On a chilly, sunless day like Wednesday, canoeing probably doesn't come to mind as a top recreational choice. Nonetheless, about 80 high school students from North Dakota and Minnesota braved 40-some-degree temperatures, brisk winds and a brief downpour for a canoe trip on the Red River.

"It's fun this year to get them out paddling; we don't always get to do this," said Andy Ulven, a monitoring and education specialist with the International Water Institute.

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The students were part of the Red River Basin's River Watch program, coordinated by the International Water Institute. Formed after the 1997 flood, the institute has a variety of programs promoting citizen watershed education and flood research. Currently, five schools in North Dakota and 18 in Minnesota participate in the International Water Institute.

Early Wednesday morning, students from Cavalier, Minto and Valley-Edinburg in North Dakota and East Grand Forks' Sacred Heart, Fisher and Red Lake Falls in Minnesota gathered in Grand Forks' Lincoln Park. Rain or shine, the event was going forward. The International Water Institute partnered with Wilderness Inquiry to organize the canoe excursion.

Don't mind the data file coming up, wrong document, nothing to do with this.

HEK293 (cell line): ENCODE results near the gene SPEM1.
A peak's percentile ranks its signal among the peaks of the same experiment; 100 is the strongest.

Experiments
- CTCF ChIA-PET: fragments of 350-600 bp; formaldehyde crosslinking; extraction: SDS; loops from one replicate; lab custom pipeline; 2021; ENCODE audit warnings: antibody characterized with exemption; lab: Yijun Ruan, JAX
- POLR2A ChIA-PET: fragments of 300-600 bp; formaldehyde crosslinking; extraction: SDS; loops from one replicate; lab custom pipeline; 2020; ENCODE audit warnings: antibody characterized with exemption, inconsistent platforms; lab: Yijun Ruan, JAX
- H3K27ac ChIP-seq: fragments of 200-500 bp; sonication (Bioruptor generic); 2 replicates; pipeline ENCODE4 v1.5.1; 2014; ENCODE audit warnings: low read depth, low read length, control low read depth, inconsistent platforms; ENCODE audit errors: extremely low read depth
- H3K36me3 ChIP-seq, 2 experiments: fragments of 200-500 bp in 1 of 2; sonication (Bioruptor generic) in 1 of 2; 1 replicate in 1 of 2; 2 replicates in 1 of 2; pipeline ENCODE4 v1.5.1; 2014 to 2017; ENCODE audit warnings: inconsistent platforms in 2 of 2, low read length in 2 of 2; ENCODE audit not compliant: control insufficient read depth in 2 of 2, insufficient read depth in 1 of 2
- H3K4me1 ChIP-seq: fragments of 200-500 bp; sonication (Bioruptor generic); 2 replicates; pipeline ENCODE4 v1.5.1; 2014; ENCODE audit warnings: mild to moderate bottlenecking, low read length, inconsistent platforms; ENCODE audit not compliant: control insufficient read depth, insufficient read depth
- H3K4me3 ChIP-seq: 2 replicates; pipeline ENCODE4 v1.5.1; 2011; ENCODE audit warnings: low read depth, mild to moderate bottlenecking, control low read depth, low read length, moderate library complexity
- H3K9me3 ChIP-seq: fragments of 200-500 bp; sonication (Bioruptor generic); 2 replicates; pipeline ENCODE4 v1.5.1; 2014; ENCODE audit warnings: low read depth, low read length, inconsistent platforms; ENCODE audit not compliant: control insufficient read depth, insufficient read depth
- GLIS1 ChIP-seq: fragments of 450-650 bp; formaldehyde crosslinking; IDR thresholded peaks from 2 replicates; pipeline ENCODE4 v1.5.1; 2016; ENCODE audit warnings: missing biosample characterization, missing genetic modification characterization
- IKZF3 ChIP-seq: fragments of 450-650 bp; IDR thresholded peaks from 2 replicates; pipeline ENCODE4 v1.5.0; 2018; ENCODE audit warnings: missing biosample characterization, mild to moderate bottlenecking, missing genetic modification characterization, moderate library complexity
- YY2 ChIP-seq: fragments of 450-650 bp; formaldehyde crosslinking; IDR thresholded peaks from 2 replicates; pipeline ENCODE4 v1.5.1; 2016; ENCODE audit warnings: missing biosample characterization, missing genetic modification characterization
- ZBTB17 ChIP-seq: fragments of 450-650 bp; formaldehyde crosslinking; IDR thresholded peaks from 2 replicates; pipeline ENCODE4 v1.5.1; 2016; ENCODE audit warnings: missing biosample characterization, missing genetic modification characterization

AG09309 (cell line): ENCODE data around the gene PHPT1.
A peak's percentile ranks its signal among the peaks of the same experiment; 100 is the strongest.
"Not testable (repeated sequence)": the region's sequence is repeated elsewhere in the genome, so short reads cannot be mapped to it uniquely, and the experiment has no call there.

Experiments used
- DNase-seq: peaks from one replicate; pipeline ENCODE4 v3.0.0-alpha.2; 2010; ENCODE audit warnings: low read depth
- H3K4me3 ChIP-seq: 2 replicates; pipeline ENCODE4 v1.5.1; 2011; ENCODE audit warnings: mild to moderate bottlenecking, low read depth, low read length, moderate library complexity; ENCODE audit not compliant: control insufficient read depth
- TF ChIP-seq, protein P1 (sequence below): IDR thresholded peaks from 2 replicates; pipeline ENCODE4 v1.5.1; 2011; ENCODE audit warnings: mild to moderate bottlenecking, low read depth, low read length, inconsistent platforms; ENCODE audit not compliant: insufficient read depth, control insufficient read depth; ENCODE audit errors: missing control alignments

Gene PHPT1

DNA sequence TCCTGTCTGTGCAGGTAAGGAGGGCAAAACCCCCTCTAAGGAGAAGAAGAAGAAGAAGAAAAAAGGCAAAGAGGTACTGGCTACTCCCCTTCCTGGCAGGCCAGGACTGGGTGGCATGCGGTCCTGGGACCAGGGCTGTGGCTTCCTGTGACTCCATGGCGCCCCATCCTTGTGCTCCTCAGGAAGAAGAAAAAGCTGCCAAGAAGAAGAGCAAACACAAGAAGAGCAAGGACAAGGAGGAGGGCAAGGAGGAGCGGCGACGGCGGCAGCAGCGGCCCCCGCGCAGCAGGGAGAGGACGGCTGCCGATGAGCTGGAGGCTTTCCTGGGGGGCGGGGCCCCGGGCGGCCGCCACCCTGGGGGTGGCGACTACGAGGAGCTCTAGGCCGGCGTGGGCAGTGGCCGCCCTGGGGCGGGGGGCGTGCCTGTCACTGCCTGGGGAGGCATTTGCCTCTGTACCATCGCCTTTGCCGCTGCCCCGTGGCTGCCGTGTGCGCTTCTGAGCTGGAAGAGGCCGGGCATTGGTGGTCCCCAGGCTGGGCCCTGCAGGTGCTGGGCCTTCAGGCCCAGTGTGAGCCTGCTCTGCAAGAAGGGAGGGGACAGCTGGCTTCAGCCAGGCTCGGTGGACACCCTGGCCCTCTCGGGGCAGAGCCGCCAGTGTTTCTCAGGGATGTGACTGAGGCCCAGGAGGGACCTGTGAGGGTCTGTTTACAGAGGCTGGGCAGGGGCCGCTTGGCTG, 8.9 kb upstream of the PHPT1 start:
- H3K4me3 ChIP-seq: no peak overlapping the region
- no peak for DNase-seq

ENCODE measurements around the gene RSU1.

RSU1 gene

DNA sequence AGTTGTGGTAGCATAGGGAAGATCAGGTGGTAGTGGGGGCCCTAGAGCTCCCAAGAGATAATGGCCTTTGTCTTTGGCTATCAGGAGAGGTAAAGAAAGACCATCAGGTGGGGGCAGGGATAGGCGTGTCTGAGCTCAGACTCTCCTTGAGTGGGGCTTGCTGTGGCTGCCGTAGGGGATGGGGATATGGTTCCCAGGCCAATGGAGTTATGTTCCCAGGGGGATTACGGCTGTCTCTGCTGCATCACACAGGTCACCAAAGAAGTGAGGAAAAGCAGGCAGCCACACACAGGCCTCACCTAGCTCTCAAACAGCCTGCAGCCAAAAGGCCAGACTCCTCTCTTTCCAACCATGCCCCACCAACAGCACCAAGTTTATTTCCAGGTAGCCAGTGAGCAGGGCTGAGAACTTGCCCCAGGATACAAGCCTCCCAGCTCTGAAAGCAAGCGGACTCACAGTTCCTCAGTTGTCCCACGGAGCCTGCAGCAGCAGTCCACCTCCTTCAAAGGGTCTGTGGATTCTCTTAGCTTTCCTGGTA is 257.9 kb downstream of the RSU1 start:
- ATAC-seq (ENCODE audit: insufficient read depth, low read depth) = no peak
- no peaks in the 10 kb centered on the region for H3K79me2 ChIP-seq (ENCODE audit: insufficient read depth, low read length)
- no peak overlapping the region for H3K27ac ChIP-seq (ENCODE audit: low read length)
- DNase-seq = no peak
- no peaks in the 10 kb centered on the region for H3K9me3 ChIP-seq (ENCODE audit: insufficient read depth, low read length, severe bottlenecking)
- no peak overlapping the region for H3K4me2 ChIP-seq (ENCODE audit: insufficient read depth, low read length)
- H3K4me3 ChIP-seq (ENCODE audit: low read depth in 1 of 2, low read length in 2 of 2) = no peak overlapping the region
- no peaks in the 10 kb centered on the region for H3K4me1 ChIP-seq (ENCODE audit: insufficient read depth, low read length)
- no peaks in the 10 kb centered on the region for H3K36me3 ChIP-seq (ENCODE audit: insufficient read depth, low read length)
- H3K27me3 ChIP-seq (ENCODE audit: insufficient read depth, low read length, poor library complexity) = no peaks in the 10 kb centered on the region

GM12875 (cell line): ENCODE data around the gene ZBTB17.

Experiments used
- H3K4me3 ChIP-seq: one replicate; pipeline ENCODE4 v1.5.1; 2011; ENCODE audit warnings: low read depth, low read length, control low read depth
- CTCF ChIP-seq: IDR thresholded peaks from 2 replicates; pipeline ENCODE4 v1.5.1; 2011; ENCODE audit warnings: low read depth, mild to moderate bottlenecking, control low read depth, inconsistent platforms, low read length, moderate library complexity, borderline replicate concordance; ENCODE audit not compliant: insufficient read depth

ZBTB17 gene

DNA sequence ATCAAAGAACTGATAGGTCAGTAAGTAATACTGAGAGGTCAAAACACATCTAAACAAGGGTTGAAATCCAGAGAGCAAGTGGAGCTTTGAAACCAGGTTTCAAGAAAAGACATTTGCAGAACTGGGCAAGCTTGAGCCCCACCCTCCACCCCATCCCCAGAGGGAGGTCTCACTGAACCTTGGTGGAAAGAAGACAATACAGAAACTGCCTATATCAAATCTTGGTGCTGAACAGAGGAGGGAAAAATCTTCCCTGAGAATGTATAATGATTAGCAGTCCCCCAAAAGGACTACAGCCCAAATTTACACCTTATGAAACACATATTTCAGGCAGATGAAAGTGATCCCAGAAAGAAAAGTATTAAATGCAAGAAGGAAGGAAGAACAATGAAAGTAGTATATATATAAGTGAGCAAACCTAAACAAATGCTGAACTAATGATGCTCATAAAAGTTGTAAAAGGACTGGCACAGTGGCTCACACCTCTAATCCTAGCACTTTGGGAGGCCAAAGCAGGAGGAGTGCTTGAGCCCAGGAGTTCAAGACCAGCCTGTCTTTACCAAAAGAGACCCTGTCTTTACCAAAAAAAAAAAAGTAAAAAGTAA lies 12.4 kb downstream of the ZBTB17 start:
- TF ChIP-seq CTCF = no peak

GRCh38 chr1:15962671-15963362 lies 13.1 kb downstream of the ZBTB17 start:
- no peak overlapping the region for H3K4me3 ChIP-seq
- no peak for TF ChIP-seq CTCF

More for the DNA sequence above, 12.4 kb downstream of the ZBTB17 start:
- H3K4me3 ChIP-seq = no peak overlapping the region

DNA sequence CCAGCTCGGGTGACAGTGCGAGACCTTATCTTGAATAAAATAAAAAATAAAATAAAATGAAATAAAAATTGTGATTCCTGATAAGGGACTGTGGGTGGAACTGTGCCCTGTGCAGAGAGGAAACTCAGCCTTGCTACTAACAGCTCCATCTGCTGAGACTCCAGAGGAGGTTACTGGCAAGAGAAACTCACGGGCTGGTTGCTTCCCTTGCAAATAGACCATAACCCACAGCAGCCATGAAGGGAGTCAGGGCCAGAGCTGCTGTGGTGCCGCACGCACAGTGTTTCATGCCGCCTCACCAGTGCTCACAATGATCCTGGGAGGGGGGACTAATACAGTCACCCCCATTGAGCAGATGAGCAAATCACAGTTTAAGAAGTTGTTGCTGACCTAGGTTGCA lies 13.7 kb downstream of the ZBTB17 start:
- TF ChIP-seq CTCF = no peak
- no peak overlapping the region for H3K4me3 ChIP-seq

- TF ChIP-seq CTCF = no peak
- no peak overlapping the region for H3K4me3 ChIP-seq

Wayne Goeken of the International Water Institute started River Watch in 1995. It began as a water-quality monitoring program and uses a variety of tools to gauge watershed health while also providing students with learning opportunities.

According to Goeken, some metrics used by students include snow studies, observing the types of bugs in the water to make inferences about water quality and canoe trips to see erosion patterns and other clues. He called River Watch an "outdoor classroom."

"We really emphasize the scientific protocols, so it's all valid data that's used for decision-making," Goken said.

Large River Watch paddling trips such as this week's outing happen about once every two years. Normally students participate in River Explorers, which takes them on smaller canoe trips in local rivers.

However, involvement with the International Water Institute is not limited to high school students. Fourth-graders participate in River of Dreams - a program in which they envision where they would want to paddle - and decorate 14-inch cedar canoes to launch in rivers local to their schools. The canoes contain tracking devices so the students can learn about watershed routes by recording where the boats end up.

The full-size canoes used on Wednesday's excursion - constructed from a mix of cedar and Fiberglas - are handmade in St. Paul by the Northwest Canoe Co. and can weigh up to 300 pounds. They take up to a year to build from start to finish and cost about $14,000 each.

River Watch took students canoeing in the Thief River Falls area Tuesday, and a third trip is planned today in Moorhead. For more information on the International Water Institute and its programs, visit www.iwinst.org/.